Christine Stuart photo
Sen. President Donald Williams (Christine Stuart photo)

(Updated 4:43 p.m.) Surrounded by children and balloons Tuesday, the state’s top two Democratic leaders stood outside the state Capitol and said they expect to run a budget later this week when the General Assembly convenes its special session.

Sen. President Donald Williams, D-Brooklyn, said they have been communicating with Republican Gov. M. Jodi Rell and are holding out hope that they may be able to pass a budget that she will sign. He said while the two sides have been communicating with the governor, they said they have not been meeting face-to-face.

“We would certainly like to have the governor’s input on what we run on Thursday, but we are preparing a budget,” Speaker of the House Chris Donovan said.

“We’re revising our proposal in light of the discussions that we’ve had with – and continue to have with – the governor’s office,” Williams said.

But both Williams and Donovan were vague Tuesday about the details of the budget they will ask the General Assembly to approve Thursday.

“There could be changes between this moment and Thursday,” Donovan said.

Democrats continue to say they cut $2.8 billion in spending, but Rell has said most of those cuts are found through gimmicks and contends the Democrats really only cut about $1.2 billion.

Will they be cutting spending further than the $2.8 billion to accommodate Rell?

“It’s one of the things we’re considering,” Williams said.

Christine Stuart photo
Speaker of the House Chris Donovan (Christine Stuart photo)

It’s also possible they will lower the amount of income taxes they will levy on the state’s wealthiest residents. Rell has not been supportive of an increase in the income tax, saying she has put all the taxes she is ready to support on the table. Rell supports tax hikes on cigarettes, alcohol, and corporations.

On July 30 Rell put a $37 billion, two-year budget on the table that would increase taxes and fees by $690 million. Later that same day, Democrats countered with a plan that spends $860 million more than Rell’s and raises $1.96 billion in additional taxes and fees.

In anticipation of Thursday’s special session, Donovan said he met with five or six of the 14 Democratic lawmakers who voted against the Democrats’ budget on June 26.

“It’s hard enough to get a majority in good economic times,” Donovan said Tuesday. It’s unclear if the House and the Senate have enough votes to override a gubernatorial veto.

“It remains to be seen,” Williams said. “What we really need is 19 votes. Any more than that is terrific.”

There are 24 Democrats in the Senate and 114 Democrats in the House. To override a veto, all 24 Democrats in the Senate would need to vote in favor of the budget in order to make it veto-proof.

While nothing is carved in stone, Donovan said he will caucus with Democrats Wednesday to discuss the budget proposal.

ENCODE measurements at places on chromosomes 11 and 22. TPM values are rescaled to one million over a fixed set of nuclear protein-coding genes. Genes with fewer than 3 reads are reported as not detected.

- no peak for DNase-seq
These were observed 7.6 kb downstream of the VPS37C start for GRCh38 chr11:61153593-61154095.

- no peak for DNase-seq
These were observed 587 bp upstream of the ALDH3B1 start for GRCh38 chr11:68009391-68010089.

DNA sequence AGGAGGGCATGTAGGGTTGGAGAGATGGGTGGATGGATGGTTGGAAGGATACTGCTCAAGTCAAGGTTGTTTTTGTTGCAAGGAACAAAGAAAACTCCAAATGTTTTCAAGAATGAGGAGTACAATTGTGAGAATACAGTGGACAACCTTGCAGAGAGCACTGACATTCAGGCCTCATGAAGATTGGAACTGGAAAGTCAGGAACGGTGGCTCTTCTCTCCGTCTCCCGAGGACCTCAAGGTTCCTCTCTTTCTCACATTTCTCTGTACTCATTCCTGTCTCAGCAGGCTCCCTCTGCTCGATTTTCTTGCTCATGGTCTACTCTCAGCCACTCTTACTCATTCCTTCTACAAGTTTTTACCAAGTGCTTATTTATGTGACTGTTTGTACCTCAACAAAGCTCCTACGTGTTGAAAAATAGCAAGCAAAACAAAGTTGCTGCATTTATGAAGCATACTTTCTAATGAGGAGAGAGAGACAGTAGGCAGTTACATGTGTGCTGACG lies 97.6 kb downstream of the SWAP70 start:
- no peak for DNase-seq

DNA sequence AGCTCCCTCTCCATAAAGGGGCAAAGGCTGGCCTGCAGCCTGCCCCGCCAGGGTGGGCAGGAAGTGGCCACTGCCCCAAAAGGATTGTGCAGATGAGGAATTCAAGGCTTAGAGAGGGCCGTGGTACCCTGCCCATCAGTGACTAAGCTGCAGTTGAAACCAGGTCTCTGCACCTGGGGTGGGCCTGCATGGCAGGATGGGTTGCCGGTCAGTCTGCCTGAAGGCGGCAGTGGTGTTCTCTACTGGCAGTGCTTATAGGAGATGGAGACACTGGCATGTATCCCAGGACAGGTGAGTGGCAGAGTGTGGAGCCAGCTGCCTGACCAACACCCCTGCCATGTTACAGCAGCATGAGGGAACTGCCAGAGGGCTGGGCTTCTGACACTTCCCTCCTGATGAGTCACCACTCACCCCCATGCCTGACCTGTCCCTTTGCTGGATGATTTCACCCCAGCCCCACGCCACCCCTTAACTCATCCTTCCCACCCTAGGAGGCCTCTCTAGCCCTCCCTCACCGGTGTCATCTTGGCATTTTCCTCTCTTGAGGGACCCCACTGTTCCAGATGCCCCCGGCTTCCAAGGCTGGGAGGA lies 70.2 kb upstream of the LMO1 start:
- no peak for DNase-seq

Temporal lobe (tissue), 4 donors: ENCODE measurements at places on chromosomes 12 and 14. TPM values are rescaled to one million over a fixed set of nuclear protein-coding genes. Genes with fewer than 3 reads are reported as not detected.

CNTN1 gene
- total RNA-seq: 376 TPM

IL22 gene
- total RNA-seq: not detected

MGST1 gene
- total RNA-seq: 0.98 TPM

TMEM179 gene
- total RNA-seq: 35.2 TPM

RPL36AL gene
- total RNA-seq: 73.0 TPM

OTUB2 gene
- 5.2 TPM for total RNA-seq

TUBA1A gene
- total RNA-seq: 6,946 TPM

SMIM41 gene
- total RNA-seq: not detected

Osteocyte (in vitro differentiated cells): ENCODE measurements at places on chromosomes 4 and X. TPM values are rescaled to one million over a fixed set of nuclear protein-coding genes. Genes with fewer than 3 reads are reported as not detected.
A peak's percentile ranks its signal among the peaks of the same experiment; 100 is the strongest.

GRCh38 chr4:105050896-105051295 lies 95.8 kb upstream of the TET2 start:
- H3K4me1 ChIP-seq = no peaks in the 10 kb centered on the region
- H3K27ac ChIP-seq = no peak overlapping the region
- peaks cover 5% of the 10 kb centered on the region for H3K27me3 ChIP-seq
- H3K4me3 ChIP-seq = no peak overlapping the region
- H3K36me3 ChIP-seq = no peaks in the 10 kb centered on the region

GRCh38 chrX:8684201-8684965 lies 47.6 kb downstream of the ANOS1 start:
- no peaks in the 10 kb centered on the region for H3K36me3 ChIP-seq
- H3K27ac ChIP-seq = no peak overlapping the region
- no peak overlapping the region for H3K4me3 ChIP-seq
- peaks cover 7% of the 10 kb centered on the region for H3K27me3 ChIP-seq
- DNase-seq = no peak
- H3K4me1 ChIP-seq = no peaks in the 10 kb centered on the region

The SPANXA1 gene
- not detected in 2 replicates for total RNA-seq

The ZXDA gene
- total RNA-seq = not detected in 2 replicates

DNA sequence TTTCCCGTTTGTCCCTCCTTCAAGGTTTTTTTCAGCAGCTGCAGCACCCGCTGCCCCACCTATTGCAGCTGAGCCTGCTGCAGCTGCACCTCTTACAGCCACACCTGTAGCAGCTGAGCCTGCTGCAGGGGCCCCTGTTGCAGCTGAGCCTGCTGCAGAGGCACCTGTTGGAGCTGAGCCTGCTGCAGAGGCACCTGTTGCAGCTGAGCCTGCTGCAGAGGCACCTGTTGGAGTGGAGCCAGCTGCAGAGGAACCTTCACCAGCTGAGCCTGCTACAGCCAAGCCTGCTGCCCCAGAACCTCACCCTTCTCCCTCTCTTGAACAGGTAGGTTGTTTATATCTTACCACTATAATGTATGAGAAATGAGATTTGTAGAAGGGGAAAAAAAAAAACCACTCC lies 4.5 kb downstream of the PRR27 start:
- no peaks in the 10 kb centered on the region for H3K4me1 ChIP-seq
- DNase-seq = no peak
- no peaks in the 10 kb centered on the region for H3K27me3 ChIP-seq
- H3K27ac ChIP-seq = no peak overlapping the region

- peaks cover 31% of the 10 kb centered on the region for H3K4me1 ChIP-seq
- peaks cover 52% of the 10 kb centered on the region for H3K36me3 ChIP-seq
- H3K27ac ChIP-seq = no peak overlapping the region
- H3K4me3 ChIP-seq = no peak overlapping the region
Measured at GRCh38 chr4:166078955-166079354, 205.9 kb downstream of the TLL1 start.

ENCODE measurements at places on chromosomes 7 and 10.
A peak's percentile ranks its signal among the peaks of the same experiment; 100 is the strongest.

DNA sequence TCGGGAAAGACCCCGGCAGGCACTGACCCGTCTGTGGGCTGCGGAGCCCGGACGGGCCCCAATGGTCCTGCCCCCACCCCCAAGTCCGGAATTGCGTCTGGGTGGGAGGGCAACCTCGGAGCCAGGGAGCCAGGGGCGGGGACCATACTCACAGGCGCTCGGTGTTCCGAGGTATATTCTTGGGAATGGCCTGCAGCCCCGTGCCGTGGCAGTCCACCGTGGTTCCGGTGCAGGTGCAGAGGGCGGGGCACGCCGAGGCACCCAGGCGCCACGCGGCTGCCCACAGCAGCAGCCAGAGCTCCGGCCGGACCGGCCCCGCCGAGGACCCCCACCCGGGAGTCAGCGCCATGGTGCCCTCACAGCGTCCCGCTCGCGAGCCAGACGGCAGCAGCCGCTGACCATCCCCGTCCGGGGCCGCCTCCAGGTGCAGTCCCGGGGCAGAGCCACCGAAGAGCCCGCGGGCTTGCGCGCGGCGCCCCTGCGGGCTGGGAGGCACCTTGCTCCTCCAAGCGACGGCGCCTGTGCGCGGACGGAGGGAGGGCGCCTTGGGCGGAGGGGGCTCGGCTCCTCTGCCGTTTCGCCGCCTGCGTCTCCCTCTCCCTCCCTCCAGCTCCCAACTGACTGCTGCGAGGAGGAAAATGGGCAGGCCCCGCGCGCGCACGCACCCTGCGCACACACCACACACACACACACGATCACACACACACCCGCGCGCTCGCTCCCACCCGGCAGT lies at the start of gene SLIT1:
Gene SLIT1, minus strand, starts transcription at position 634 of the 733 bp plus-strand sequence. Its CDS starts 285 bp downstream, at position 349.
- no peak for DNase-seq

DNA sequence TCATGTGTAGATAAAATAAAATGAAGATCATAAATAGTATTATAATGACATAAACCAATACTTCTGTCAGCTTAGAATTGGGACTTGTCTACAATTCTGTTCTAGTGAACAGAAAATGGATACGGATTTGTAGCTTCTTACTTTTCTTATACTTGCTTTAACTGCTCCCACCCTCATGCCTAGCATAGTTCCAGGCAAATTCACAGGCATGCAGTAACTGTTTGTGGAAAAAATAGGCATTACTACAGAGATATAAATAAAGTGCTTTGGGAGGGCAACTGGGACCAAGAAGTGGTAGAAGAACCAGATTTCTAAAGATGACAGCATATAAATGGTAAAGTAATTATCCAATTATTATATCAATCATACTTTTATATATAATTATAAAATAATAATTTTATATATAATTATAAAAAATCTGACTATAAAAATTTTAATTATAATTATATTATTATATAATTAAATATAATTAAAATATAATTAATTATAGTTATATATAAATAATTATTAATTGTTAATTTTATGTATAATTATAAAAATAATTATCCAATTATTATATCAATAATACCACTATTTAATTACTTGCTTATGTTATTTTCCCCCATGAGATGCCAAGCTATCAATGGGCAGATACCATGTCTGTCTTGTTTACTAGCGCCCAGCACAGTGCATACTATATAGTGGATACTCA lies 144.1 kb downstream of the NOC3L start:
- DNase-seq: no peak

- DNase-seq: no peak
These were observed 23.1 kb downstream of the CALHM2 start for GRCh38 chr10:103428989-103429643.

The impact of the state being without a budget is “only going to get worse in September,” Williams said.

Christine Stuart photo
Tawana Bourne (Christine Stuart photo)

The children and parents gathered Tuesday at the state Capitol know all too well how bad things may get. Without a budget in place, eight Family Resource Centers have closed, one or more classrooms at seven Head Start programs also have closed, and School Readiness programs are in jeopardy.

Juleen Flanagan, co-chair of the Connecticut Early Childhood Alliance, said Tuesday that “the state budget may be in need of fixing, but it should not be on the backs of children.”

Parents like Tawana Bourne of Middletown said Head Start has enabled her as a single-parent to get to work so that she can support her family. She said that without Head Start, she doesn’t know how she will provide for her children because she doesn’t have money for childcare.

By investing in the children now, the state will receive a return on that investment, Bourne said.

While Democratic lawmakers admitted that their budget trims state spending for Family Resource Centers by 5 percent, it doesn’t go as far as the governor’s 20 percent cut to the program.

There are 62 Family Resource Centers in the state and each offer parent education, training, child care, literacy programs, counseling, and access to basic social services for struggling families.

A Connecticut Voices for Children policy brief concludes that all three programs, Family Resource Centers, Head Start, and School Readiness programs have been impacted by the lack of a state budget and “insufficient” payment for services provided during July and August.

“If no state budget can be reached in the near future, the Governor’s September allotment must include enough funding to keep these programs operating at full capacity,” the advocacy group concludes. “It is vital that Connecticut maintain programs that assist its hardworking families and promote success for its future generations.”